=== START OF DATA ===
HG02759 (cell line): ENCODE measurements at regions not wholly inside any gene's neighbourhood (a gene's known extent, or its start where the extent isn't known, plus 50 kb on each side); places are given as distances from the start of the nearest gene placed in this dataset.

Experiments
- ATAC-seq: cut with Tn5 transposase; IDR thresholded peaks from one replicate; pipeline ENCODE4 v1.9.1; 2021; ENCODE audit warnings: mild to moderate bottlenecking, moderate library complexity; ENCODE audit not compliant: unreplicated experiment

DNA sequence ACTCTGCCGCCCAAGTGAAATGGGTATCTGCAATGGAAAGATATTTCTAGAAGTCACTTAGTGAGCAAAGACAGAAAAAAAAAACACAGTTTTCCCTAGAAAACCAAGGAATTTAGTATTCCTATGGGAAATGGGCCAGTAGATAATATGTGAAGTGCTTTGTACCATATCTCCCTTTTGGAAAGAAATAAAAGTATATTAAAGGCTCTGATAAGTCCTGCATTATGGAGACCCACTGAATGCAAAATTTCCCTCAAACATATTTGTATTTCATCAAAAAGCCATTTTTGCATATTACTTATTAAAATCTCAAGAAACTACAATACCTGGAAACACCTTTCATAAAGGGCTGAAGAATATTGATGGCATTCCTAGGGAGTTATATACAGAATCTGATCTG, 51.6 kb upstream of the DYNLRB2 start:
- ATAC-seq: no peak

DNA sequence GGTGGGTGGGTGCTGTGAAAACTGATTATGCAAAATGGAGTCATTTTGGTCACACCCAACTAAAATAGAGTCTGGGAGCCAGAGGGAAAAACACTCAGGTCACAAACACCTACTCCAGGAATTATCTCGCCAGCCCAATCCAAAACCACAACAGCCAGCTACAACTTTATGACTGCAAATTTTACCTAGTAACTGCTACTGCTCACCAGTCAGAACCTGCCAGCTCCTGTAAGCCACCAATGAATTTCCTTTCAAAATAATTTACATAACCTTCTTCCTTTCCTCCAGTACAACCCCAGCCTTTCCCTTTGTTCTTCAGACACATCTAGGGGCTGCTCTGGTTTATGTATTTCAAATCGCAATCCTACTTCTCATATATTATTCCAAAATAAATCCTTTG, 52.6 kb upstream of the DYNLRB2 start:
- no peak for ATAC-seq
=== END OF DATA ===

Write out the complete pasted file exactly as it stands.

HG02759 (cell line): ENCODE measurements at regions not wholly inside any gene's neighbourhood (a gene's known extent, or its start where the extent isn't known, plus 50 kb on each side); places are given as distances from the start of the nearest gene placed in this dataset.

Experiments
- ATAC-seq: cut with Tn5 transposase; IDR thresholded peaks from one replicate; pipeline ENCODE4 v1.9.1; 2021; ENCODE audit warnings: mild to moderate bottlenecking, moderate library complexity; ENCODE audit not compliant: unreplicated experiment

DNA sequence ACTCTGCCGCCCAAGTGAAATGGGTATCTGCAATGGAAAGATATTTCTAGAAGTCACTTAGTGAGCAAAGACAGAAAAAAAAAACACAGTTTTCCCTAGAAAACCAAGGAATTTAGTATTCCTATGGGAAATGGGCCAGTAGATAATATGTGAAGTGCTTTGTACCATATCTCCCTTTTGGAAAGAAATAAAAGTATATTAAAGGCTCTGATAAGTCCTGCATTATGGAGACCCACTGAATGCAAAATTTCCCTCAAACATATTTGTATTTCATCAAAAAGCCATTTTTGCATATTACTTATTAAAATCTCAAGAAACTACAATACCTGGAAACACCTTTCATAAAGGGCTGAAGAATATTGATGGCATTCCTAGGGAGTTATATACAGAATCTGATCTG, 51.6 kb upstream of the DYNLRB2 start:
- ATAC-seq: no peak

DNA sequence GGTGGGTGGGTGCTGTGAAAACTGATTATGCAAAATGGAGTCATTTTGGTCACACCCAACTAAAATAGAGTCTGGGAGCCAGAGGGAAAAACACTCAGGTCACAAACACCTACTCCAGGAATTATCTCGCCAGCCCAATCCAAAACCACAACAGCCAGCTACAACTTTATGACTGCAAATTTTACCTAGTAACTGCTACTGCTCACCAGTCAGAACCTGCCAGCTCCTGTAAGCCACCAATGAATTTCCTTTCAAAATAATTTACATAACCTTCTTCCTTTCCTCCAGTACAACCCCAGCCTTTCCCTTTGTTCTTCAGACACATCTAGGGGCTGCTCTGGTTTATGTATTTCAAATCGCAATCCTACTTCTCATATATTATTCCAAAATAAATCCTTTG, 52.6 kb upstream of the DYNLRB2 start:
- no peak for ATAC-seq